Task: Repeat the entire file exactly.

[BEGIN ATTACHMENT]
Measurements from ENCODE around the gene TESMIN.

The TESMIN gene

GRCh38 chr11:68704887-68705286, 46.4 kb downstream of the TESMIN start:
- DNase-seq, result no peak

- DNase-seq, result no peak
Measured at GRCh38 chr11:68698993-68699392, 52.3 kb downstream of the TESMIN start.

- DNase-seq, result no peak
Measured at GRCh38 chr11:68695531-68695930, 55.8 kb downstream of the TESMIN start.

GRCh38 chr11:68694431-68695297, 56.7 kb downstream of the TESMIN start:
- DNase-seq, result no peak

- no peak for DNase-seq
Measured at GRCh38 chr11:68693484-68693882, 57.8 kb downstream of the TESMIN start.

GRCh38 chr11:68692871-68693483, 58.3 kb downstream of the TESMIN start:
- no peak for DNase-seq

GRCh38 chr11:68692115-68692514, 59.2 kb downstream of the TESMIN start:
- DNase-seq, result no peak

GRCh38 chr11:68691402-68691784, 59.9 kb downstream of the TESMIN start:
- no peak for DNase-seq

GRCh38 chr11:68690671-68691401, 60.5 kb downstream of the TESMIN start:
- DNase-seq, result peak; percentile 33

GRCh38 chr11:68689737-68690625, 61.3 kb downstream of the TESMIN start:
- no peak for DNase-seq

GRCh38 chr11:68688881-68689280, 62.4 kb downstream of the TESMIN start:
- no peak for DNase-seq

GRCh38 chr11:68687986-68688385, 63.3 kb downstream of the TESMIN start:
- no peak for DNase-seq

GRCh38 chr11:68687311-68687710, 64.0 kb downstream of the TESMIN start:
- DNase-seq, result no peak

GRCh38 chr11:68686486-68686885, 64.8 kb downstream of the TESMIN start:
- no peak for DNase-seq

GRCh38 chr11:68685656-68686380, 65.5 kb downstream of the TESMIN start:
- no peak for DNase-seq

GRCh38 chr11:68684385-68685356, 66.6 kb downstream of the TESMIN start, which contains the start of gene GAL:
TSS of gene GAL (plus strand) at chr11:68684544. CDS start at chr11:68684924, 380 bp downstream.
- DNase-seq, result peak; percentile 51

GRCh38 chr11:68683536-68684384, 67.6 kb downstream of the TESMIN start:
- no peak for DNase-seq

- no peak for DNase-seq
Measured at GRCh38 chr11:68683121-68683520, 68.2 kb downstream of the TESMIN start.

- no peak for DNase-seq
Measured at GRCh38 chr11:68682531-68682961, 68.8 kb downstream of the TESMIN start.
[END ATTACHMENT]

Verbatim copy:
Measurements from ENCODE around the gene TESMIN.

The TESMIN gene

GRCh38 chr11:68704887-68705286, 46.4 kb downstream of the TESMIN start:
- DNase-seq, result no peak

- DNase-seq, result no peak
Measured at GRCh38 chr11:68698993-68699392, 52.3 kb downstream of the TESMIN start.

- DNase-seq, result no peak
Measured at GRCh38 chr11:68695531-68695930, 55.8 kb downstream of the TESMIN start.

GRCh38 chr11:68694431-68695297, 56.7 kb downstream of the TESMIN start:
- DNase-seq, result no peak

- no peak for DNase-seq
Measured at GRCh38 chr11:68693484-68693882, 57.8 kb downstream of the TESMIN start.

GRCh38 chr11:68692871-68693483, 58.3 kb downstream of the TESMIN start:
- no peak for DNase-seq

GRCh38 chr11:68692115-68692514, 59.2 kb downstream of the TESMIN start:
- DNase-seq, result no peak

GRCh38 chr11:68691402-68691784, 59.9 kb downstream of the TESMIN start:
- no peak for DNase-seq

GRCh38 chr11:68690671-68691401, 60.5 kb downstream of the TESMIN start:
- DNase-seq, result peak; percentile 33

GRCh38 chr11:68689737-68690625, 61.3 kb downstream of the TESMIN start:
- no peak for DNase-seq

GRCh38 chr11:68688881-68689280, 62.4 kb downstream of the TESMIN start:
- no peak for DNase-seq

GRCh38 chr11:68687986-68688385, 63.3 kb downstream of the TESMIN start:
- no peak for DNase-seq

GRCh38 chr11:68687311-68687710, 64.0 kb downstream of the TESMIN start:
- DNase-seq, result no peak

GRCh38 chr11:68686486-68686885, 64.8 kb downstream of the TESMIN start:
- no peak for DNase-seq

GRCh38 chr11:68685656-68686380, 65.5 kb downstream of the TESMIN start:
- no peak for DNase-seq

GRCh38 chr11:68684385-68685356, 66.6 kb downstream of the TESMIN start, which contains the start of gene GAL:
TSS of gene GAL (plus strand) at chr11:68684544. CDS start at chr11:68684924, 380 bp downstream.
- DNase-seq, result peak; percentile 51

GRCh38 chr11:68683536-68684384, 67.6 kb downstream of the TESMIN start:
- no peak for DNase-seq

- no peak for DNase-seq
Measured at GRCh38 chr11:68683121-68683520, 68.2 kb downstream of the TESMIN start.

- no peak for DNase-seq
Measured at GRCh38 chr11:68682531-68682961, 68.8 kb downstream of the TESMIN start.